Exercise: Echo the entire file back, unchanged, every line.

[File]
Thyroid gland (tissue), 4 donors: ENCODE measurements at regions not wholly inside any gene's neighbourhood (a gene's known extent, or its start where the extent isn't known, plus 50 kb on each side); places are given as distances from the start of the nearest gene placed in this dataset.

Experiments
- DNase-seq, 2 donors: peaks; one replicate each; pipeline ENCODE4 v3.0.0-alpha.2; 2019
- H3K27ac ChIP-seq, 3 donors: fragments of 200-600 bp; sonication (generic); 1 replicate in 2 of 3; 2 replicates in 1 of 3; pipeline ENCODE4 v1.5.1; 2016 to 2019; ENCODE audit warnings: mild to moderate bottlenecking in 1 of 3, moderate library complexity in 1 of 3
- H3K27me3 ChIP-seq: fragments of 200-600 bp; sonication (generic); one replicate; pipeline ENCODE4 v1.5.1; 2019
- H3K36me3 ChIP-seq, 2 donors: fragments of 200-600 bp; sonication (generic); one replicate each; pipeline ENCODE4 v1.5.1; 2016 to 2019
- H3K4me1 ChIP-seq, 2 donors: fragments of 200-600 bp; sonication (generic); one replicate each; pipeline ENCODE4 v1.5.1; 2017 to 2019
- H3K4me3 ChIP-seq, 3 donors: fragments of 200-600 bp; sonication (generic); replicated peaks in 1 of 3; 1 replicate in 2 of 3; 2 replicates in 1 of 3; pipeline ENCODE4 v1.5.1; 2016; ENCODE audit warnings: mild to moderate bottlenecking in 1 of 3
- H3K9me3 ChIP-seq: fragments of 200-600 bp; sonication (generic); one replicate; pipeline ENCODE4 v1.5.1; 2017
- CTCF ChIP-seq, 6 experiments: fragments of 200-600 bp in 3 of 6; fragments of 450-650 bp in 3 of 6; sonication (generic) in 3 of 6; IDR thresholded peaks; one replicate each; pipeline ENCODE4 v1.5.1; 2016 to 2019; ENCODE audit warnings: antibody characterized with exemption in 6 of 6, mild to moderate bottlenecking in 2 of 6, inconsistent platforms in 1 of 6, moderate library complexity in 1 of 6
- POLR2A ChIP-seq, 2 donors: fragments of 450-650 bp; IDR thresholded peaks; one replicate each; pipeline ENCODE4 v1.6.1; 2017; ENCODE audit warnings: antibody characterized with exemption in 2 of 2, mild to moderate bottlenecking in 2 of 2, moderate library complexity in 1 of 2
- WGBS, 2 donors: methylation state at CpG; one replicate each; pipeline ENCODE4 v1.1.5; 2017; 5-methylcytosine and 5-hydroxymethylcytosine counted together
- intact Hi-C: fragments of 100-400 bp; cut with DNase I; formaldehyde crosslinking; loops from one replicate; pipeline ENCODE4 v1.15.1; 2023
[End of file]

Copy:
Thyroid gland (tissue), 4 donors: ENCODE measurements at regions not wholly inside any gene's neighbourhood (a gene's known extent, or its start where the extent isn't known, plus 50 kb on each side); places are given as distances from the start of the nearest gene placed in this dataset.

Experiments
- DNase-seq, 2 donors: peaks; one replicate each; pipeline ENCODE4 v3.0.0-alpha.2; 2019
- H3K27ac ChIP-seq, 3 donors: fragments of 200-600 bp; sonication (generic); 1 replicate in 2 of 3; 2 replicates in 1 of 3; pipeline ENCODE4 v1.5.1; 2016 to 2019; ENCODE audit warnings: mild to moderate bottlenecking in 1 of 3, moderate library complexity in 1 of 3
- H3K27me3 ChIP-seq: fragments of 200-600 bp; sonication (generic); one replicate; pipeline ENCODE4 v1.5.1; 2019
- H3K36me3 ChIP-seq, 2 donors: fragments of 200-600 bp; sonication (generic); one replicate each; pipeline ENCODE4 v1.5.1; 2016 to 2019
- H3K4me1 ChIP-seq, 2 donors: fragments of 200-600 bp; sonication (generic); one replicate each; pipeline ENCODE4 v1.5.1; 2017 to 2019
- H3K4me3 ChIP-seq, 3 donors: fragments of 200-600 bp; sonication (generic); replicated peaks in 1 of 3; 1 replicate in 2 of 3; 2 replicates in 1 of 3; pipeline ENCODE4 v1.5.1; 2016; ENCODE audit warnings: mild to moderate bottlenecking in 1 of 3
- H3K9me3 ChIP-seq: fragments of 200-600 bp; sonication (generic); one replicate; pipeline ENCODE4 v1.5.1; 2017
- CTCF ChIP-seq, 6 experiments: fragments of 200-600 bp in 3 of 6; fragments of 450-650 bp in 3 of 6; sonication (generic) in 3 of 6; IDR thresholded peaks; one replicate each; pipeline ENCODE4 v1.5.1; 2016 to 2019; ENCODE audit warnings: antibody characterized with exemption in 6 of 6, mild to moderate bottlenecking in 2 of 6, inconsistent platforms in 1 of 6, moderate library complexity in 1 of 6
- POLR2A ChIP-seq, 2 donors: fragments of 450-650 bp; IDR thresholded peaks; one replicate each; pipeline ENCODE4 v1.6.1; 2017; ENCODE audit warnings: antibody characterized with exemption in 2 of 2, mild to moderate bottlenecking in 2 of 2, moderate library complexity in 1 of 2
- WGBS, 2 donors: methylation state at CpG; one replicate each; pipeline ENCODE4 v1.1.5; 2017; 5-methylcytosine and 5-hydroxymethylcytosine counted together
- intact Hi-C: fragments of 100-400 bp; cut with DNase I; formaldehyde crosslinking; loops from one replicate; pipeline ENCODE4 v1.15.1; 2023